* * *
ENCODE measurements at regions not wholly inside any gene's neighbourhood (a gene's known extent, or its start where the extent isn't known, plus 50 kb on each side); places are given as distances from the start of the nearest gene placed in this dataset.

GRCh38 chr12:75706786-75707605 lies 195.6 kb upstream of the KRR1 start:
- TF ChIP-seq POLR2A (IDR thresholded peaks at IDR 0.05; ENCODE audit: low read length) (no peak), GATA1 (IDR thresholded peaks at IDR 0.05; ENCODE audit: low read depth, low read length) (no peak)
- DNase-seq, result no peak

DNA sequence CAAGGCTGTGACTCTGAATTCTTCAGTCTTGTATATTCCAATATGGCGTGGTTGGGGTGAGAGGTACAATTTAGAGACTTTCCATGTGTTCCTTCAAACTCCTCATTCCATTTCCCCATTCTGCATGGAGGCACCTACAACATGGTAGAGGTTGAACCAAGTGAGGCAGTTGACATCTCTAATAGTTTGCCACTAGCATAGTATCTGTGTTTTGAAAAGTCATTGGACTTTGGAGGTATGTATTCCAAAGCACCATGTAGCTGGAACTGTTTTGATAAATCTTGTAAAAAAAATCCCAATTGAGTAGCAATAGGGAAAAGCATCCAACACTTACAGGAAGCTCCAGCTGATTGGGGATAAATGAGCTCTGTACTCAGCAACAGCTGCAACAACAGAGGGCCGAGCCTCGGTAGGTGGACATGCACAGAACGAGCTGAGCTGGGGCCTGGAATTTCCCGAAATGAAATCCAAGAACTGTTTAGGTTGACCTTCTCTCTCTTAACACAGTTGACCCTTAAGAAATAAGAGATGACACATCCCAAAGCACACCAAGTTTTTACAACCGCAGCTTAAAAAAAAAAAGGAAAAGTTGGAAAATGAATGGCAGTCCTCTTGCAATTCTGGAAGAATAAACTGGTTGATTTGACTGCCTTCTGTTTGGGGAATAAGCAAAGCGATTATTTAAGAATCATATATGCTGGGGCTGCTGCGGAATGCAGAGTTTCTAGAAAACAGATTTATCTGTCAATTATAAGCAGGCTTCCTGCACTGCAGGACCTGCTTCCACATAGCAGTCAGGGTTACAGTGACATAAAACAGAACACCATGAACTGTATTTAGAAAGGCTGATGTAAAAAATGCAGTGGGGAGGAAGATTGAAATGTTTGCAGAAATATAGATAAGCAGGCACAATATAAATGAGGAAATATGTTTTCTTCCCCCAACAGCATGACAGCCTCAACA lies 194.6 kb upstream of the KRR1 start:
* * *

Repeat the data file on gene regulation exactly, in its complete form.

ENCODE measurements at regions not wholly inside any gene's neighbourhood (a gene's known extent, or its start where the extent isn't known, plus 50 kb on each side); places are given as distances from the start of the nearest gene placed in this dataset.

GRCh38 chr12:75706786-75707605 lies 195.6 kb upstream of the KRR1 start:
- TF ChIP-seq POLR2A (IDR thresholded peaks at IDR 0.05; ENCODE audit: low read length) (no peak), GATA1 (IDR thresholded peaks at IDR 0.05; ENCODE audit: low read depth, low read length) (no peak)
- DNase-seq, result no peak

DNA sequence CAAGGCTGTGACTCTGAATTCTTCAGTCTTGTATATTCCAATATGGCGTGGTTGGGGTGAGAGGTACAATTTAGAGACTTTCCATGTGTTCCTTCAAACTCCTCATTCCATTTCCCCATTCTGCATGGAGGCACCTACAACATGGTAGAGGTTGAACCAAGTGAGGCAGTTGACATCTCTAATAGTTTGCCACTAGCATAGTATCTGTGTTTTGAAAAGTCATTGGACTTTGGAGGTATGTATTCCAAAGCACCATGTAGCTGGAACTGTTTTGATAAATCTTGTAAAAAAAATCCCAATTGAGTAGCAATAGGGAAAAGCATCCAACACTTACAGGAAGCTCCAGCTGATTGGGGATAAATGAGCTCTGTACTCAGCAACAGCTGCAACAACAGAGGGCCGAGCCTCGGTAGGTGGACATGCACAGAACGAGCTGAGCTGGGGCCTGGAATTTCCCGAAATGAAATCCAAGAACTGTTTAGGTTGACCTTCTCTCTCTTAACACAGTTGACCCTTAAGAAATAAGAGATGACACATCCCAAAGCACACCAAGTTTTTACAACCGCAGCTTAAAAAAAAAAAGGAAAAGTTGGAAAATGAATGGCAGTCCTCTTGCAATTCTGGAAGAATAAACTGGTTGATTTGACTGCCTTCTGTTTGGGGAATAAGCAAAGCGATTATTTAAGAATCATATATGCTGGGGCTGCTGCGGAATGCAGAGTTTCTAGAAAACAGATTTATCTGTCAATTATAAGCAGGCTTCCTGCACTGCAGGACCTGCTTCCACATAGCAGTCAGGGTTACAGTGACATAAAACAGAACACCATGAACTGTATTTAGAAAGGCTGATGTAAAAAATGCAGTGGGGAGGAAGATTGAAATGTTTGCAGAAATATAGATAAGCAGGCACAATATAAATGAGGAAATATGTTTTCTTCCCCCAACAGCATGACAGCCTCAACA lies 194.6 kb upstream of the KRR1 start: